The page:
20 March 2015
Herman Wouk: The Hope
This is a fantastic historical fictional novel about the early troubled years of the State of Israel. Herman Wouk takes us from the 1948 Arab-Israeli War after the UN vote that recommended the partitioning of Israel, through Israeli cooperation with France and Britain and invasion of Egypt during the Suez crisis, to the bloody but overwhelming victory of the Six Day War.
Wouk has a magic touch in being able to seamlessly integrate fictional and real historical characters with both insight and compassion in action-packed environments. David Ben Gurion, Moshe Dyan, Golda Meir and West Point trained US Army colonel "Mickey" Marcus (who was Israel's first military chief of staff during the 1948 Arab-Israeli War), are larger than life.
Fictional characters include Austrian born Zev Barak, an Army officer, later military attaché in Washington; Sam Pasternak, born in Czechoslovakia - a combat officer, later in military intelligence and a renowned womaniser; Benny Luria, born in Moshe Dayan's moshav who becomes an Air force pilot and leads a squadron that destroyed the Egyptian air force within minutes of the start of the Six Day War; and Benny's beautiful sister Yael (who has also been an Army officer), caught between a love of Israel, her family and the magnetic attractions of living the high-life in the US.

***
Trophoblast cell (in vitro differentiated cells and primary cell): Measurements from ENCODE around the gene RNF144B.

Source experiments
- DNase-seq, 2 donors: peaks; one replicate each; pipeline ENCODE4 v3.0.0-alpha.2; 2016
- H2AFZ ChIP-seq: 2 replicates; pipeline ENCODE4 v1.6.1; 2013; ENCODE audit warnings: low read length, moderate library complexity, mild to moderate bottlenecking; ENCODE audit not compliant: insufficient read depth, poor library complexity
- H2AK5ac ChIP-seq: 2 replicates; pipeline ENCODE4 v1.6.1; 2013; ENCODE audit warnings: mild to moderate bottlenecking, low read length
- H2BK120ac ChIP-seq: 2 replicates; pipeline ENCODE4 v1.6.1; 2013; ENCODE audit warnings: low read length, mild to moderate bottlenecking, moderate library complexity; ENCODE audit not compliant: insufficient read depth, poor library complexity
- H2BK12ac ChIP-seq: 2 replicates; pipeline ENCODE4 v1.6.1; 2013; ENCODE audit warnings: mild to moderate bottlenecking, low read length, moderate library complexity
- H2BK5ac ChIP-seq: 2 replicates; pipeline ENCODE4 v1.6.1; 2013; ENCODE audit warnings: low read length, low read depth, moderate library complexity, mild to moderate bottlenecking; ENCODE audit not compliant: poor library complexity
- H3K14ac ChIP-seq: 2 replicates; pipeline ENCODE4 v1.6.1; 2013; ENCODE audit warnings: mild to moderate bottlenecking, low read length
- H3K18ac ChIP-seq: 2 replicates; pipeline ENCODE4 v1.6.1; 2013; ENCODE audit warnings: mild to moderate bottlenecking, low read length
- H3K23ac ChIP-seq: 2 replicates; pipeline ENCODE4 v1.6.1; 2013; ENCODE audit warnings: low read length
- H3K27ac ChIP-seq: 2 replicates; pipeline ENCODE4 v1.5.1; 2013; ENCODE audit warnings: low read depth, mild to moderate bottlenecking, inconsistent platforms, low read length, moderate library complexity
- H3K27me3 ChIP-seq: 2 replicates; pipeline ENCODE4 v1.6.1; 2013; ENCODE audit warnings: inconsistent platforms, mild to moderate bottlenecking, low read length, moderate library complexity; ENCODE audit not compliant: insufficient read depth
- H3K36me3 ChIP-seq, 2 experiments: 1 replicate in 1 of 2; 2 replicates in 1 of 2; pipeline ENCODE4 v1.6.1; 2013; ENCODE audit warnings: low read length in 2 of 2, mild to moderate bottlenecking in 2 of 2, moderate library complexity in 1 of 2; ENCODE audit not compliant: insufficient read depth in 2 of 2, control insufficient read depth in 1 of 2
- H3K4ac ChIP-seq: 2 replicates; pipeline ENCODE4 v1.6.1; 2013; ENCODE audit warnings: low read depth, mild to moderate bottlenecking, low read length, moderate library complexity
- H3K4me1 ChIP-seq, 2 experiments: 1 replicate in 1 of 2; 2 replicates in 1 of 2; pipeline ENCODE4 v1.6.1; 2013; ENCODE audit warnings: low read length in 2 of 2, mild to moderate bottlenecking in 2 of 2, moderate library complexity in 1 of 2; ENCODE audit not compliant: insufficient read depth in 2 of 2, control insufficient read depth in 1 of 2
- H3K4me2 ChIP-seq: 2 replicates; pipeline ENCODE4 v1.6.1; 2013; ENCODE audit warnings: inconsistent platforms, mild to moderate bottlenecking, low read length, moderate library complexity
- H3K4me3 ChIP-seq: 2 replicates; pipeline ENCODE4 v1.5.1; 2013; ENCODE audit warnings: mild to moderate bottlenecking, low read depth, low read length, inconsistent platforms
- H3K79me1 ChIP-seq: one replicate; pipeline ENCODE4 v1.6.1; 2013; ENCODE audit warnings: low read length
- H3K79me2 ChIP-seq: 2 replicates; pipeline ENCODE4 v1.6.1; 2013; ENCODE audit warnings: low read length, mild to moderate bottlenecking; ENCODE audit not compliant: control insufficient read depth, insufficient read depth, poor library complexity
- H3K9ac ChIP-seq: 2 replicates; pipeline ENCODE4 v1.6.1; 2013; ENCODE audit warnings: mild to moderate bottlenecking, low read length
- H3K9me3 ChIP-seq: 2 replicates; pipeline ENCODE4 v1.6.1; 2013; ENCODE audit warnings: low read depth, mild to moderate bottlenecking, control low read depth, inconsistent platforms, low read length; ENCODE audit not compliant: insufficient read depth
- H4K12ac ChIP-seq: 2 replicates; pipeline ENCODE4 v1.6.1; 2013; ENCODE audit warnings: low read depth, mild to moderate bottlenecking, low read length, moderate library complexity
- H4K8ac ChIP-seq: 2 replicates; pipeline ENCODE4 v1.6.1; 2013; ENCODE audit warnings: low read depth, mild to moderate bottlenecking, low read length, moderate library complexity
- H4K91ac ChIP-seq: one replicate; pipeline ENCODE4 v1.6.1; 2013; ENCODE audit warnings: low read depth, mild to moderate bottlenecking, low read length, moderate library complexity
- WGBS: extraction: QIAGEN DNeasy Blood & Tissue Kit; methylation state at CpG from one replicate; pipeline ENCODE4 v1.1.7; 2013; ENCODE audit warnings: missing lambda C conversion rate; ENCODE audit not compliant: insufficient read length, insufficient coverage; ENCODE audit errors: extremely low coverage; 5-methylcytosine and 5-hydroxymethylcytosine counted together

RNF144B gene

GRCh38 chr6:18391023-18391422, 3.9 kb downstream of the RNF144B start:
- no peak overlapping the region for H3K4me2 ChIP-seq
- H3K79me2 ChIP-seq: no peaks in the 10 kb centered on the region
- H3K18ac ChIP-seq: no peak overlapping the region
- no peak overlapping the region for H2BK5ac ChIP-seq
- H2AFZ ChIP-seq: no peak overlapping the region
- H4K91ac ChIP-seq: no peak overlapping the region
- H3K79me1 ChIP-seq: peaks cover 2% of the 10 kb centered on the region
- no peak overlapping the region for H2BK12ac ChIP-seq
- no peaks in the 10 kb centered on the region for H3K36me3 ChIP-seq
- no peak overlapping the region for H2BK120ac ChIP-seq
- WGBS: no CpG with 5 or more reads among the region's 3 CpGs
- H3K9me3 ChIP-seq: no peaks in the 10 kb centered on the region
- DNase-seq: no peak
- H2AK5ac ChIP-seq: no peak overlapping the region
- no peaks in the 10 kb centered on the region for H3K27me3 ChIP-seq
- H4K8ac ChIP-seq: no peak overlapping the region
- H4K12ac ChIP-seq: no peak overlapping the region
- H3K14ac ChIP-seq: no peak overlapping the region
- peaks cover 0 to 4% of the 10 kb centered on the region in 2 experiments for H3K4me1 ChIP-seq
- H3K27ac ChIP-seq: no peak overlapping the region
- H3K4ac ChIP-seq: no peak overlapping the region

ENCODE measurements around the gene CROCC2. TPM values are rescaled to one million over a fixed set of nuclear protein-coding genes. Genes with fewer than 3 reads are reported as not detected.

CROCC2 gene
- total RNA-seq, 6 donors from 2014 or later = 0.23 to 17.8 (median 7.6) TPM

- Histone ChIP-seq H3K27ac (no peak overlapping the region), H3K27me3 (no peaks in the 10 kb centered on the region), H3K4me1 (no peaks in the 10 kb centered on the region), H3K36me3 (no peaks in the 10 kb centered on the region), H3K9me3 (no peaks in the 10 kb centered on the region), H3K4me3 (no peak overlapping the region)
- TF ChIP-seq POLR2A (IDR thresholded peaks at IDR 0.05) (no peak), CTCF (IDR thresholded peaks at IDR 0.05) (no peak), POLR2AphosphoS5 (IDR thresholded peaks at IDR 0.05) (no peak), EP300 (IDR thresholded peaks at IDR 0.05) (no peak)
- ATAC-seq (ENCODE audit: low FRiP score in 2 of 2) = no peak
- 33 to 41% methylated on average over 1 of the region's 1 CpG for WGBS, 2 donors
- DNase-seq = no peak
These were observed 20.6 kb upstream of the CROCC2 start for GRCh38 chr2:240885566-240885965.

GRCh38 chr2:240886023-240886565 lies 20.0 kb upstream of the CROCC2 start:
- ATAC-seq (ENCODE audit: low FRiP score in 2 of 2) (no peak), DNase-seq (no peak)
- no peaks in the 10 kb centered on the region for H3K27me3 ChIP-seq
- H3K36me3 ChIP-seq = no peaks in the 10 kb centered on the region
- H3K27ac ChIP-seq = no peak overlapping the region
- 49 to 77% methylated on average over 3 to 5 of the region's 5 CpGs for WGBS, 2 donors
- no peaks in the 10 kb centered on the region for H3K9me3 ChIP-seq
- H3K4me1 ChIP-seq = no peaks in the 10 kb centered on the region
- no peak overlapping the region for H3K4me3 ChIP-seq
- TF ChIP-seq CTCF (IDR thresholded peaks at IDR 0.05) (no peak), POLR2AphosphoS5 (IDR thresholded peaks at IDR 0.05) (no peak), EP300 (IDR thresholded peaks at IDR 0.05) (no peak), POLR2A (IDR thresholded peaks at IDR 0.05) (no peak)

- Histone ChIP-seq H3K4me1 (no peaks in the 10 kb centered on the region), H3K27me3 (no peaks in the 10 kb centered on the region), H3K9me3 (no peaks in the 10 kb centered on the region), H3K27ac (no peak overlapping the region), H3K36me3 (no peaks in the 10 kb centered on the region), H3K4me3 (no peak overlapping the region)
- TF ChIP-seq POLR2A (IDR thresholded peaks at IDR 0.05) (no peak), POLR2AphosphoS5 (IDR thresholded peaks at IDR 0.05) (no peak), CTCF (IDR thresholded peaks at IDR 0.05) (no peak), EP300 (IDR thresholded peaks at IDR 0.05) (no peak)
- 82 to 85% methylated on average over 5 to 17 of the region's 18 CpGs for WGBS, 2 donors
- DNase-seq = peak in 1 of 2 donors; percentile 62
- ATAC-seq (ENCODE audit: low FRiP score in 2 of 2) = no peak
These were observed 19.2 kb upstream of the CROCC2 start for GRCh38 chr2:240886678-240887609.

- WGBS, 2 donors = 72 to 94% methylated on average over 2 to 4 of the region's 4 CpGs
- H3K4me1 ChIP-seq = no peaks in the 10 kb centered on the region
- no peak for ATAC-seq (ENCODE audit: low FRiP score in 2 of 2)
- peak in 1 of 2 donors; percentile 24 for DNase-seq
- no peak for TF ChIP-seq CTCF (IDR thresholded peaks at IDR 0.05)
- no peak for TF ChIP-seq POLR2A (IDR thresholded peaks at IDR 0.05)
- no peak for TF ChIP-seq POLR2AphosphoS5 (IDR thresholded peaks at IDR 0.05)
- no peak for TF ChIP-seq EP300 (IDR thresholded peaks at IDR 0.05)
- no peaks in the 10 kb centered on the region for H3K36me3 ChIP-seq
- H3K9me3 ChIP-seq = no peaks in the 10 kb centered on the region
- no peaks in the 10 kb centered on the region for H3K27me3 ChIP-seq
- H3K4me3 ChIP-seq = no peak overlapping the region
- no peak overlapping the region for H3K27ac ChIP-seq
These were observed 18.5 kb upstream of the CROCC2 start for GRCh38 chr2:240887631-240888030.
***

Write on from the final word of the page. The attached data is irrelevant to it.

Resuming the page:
The most fascinating fictional character is Polish born Yossi Nitzan, fresh out of the refugee camps of Europe who turns up at the front in the 1948 War as "a lanky bespectacled dust-covered boy of sixteen or so, wearing a rusty British tin hat and mounted bareback on a muddy white mule.". He is immediately nicknamed "Don Kishote" (Quixote in Hebrew) and volunteers for the war - "I'm eighteen. Give me a gun." Kishote eventually becomes a paratroop leader in the Suez war and a Tank Commander in the Six Day War.
This is edge-of-seat adrenaline-packed authentic historical action written by one of the World's best storytellers. Of course Wouk writes from a Jewish perspective backed up by vital knowledge about the various ways the Jewish religion is practiced. It is this comprehensive perspective of Jewish life that helps to explain the painful birth of modern Israel.
I was captivated when I read this book when it was first published in 1993 and was even more captivated when I read it again recently. I plan to revisit the sequel THE GLORY very soon. Both books would have been given six stars if that was permitted.